- Lysosomes are membrane-bound, dense granular structures containing hydrolytic enzymes responsible mainly for intracellular and extracellular digestion.
- The word “lysosome” is made up of two words “lysis” meaning breakdown and “soma” meaning body.
- It is an important cell organelle responsible for the inter and extracellular breakdown of substances.
- They are more commonly found in animal cells while only in some lower plant groups ( slime molds and saprophytic fungi).
- Lysosomes occur freely in the cytoplasm. In animals, found in almost all cells except in the RBCs.
- They are found in most abundant numbers in cells related to enzymatic reactions such as liver cells, pancreatic cells, kidney cells, spleen cells, leucocytes, macrophages, etc.
Structure of Lysosomes
- Lysosomes are without any characteristic shape or structure i.e. they are pleomorphic
- They are mostly globular or granular in appearance.
- It is 0.2-0.5 μm in size and is surrounded by a single lipoprotein membrane unique in composition.
Figure: Diagram of Lysosomes
- The membrane contains highly glycosylated lysosomal associated membrane proteins (LAMP) and Lysosomal integral membrane proteins (LIMP).
- LAMPs and LIMPs form a coat on the inner surface of the membrane
- They protect the membrane from attack by the numerous hydrolytic enzymes retained inside.
- The lysosomal membrane has a hydrogen proton pump which is responsible for maintaining pH conditions of the enzyme The acidic medium maintained by the proton pump that pumps H+ inside the lumen, ensures the functionality of the lysosomal enzymes.
- Inside the membrane, the organelle contains enzymes in the crystalline form.
For degradation of extra and intracellular material, lysosomes filled with enzymes called hydrolases. It contains about 40 varieties of enzymes which are classified into the following main types, namely:
- Proteases, which digest proteins
- Lipases, which digests lipids
- Amylase, which digests carbohydrates
- Nucleases, which digest nucleic acids
- Phosphoric acid monoesters
Collectively the group of enzymes is called hydrolases which cause cleavage of substrates by the addition of water molecules. Most of the lysosomal enzymes function in the acidic medium.
Types of Lysosomes
- Small sac-like structures enclosing enzymes synthesized by the rough endoplasmic reticulum.
- Simply called as storage granules storing enzymes.
- Formed by the fusion of primary lysosome with phagosomes.
- Contain engulfed material plus enzymes.
- Materials are progressively digested.
Functions of Lysosomes
Lysosomes serve two major functions:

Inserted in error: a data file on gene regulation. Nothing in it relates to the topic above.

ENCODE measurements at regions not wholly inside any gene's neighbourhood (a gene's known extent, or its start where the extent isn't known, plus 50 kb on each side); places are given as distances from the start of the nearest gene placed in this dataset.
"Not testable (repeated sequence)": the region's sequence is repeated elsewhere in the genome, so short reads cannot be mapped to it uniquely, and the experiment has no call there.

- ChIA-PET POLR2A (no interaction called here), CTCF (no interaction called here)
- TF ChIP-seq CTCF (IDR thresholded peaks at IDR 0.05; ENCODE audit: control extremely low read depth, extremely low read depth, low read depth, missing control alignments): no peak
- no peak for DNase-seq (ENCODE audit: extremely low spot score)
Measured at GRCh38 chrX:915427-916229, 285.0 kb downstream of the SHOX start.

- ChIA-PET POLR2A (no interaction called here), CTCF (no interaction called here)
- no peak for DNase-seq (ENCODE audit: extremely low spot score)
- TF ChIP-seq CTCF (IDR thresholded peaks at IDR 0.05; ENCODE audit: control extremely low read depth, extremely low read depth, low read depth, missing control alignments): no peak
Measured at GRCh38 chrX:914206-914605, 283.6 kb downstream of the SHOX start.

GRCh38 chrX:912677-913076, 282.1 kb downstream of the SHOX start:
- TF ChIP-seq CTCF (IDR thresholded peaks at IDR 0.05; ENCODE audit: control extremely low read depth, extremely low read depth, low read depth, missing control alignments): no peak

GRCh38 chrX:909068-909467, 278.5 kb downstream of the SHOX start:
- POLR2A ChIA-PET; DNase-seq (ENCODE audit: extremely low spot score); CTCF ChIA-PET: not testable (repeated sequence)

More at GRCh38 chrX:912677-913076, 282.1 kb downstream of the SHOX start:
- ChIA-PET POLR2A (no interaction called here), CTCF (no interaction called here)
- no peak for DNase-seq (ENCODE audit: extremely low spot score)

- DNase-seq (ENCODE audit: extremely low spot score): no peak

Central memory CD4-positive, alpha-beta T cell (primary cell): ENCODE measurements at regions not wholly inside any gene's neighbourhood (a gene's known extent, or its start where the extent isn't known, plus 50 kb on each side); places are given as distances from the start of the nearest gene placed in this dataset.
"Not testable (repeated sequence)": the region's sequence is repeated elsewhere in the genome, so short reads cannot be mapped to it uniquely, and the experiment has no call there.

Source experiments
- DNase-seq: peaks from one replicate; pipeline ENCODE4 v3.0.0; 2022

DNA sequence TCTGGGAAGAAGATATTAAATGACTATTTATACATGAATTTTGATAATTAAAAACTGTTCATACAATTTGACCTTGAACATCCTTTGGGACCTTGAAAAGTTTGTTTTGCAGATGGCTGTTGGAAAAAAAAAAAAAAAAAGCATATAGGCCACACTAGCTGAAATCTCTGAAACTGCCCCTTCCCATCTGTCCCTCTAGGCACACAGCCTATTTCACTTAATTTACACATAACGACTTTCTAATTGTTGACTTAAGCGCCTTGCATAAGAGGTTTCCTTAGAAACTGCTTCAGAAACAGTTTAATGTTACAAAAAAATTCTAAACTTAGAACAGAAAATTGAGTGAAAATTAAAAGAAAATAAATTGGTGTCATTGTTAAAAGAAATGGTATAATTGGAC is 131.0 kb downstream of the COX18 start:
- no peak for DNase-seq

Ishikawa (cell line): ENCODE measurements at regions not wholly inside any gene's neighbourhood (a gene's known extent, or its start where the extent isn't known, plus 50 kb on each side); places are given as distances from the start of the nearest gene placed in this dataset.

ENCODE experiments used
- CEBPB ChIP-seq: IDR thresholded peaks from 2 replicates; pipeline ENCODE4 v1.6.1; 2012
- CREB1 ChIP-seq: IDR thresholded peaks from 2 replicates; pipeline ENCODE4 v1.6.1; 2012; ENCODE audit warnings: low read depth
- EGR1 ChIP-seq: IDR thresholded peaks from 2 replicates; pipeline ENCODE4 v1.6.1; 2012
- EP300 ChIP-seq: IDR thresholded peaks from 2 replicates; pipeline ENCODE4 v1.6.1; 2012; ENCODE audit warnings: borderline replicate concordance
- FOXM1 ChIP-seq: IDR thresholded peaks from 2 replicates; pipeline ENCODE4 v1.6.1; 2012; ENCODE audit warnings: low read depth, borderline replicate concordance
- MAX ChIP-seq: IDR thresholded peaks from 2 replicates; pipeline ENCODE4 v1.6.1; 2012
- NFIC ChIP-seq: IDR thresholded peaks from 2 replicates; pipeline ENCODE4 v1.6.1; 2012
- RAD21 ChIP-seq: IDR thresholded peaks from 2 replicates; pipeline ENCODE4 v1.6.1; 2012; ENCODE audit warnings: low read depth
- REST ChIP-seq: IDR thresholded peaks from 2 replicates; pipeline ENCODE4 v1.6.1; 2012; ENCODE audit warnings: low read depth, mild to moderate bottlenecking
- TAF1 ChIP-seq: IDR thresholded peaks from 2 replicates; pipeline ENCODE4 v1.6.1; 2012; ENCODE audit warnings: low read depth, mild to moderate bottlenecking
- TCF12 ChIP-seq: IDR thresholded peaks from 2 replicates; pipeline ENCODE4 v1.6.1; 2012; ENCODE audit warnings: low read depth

- Intracellular Digestion
- To digest food, the lysosome membrane fuses with the membrane of food vacuole and squirts the enzymes inside.
- The digested food then diffuses through the vacuole membrane and enters the cell to be used for energy and growth.
- Autolytic Action
- Cell organelles that need to be ridden are covered by vesicles or vacuoles by the process of autophagy to form autophagosome.
- The autophagosome is then destroyed by the action of lysosomal enzymes.
Processes in which lysosomes play crucial roles include:
The taking into the cell of exogenous material by phagocytosis or pinocytosis and the digestion of the ingested material after fusion of the newly formed vacuole with a lysosome.
A normal physiological process that deals with the destruction of cells in the body. It is essential for maintaining homeostasis, for normal functioning by protein degradation, turnover of destroyed cell organelles for new cell formation
c. Extracellular Digestion
Primary lysosomes secrete hydrolases outside by exocytosis resulting in degradation of extracellular materials.
Eg. Saprophytic fungi
It refers to the killing of an entire set of cells by the breakdown of the lysosomal membrane. It occurs during amphibian and insect metamorphosis.
The acrosome of the sperm head is a giant lysosome that ruptures and releases enzymes on the surface of the egg. This provides the way for sperm entry into the egg by digesting the egg membrane.
f. As Janitors of the Cell
Lysosomes remove ‘junk’ that may accumulate in the cell helping to prevent diseases.
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- Kar,D.K. and halder,S. (2015). Cell biology genetics and molecular biology.Kolkata, New central book agency.
- R and suwal,S.N. (2010).Human Anatomy and physiology. Kathmandu, vidyarthi prakashan (p.) ltd.